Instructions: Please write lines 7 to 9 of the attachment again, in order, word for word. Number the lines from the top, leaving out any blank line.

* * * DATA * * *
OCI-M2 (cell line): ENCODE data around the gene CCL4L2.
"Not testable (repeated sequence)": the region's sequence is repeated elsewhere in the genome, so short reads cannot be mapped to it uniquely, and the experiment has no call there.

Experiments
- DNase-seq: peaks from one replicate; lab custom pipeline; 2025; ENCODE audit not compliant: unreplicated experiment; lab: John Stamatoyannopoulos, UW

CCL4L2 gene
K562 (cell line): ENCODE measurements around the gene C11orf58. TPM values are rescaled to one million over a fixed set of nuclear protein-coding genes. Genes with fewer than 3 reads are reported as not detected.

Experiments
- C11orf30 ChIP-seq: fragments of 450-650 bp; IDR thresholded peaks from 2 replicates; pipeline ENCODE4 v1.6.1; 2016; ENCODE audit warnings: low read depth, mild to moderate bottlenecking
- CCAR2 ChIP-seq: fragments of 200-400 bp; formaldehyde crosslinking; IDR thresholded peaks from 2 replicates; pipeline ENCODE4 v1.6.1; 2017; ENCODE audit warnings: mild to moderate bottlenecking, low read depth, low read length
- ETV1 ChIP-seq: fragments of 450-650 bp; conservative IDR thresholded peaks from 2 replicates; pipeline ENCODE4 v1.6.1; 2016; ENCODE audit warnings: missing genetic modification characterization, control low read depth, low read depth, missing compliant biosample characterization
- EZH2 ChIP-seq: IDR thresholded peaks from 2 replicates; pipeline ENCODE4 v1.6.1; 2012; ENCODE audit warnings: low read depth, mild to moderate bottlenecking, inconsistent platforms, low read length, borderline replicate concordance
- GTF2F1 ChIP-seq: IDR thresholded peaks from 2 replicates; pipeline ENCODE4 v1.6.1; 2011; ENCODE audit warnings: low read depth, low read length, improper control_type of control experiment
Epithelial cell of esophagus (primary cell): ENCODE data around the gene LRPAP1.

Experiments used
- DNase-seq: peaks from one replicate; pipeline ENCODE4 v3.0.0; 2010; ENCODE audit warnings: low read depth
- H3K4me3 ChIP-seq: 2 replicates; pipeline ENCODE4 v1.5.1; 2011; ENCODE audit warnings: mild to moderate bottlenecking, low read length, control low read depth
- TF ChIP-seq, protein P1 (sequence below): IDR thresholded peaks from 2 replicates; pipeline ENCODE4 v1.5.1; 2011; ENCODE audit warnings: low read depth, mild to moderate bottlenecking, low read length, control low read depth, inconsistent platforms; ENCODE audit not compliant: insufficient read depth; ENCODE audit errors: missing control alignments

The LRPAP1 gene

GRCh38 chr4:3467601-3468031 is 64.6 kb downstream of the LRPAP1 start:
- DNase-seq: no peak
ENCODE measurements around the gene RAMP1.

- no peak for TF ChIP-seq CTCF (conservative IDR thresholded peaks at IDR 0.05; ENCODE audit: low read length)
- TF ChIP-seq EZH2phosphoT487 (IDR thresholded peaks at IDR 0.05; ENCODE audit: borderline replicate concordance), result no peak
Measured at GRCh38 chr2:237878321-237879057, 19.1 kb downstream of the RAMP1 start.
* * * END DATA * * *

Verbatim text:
Experiments
- C11orf30 ChIP-seq: fragments of 450-650 bp; IDR thresholded peaks from 2 replicates; pipeline ENCODE4 v1.6.1; 2016; ENCODE audit warnings: low read depth, mild to moderate bottlenecking
- CCAR2 ChIP-seq: fragments of 200-400 bp; formaldehyde crosslinking; IDR thresholded peaks from 2 replicates; pipeline ENCODE4 v1.6.1; 2017; ENCODE audit warnings: mild to moderate bottlenecking, low read depth, low read length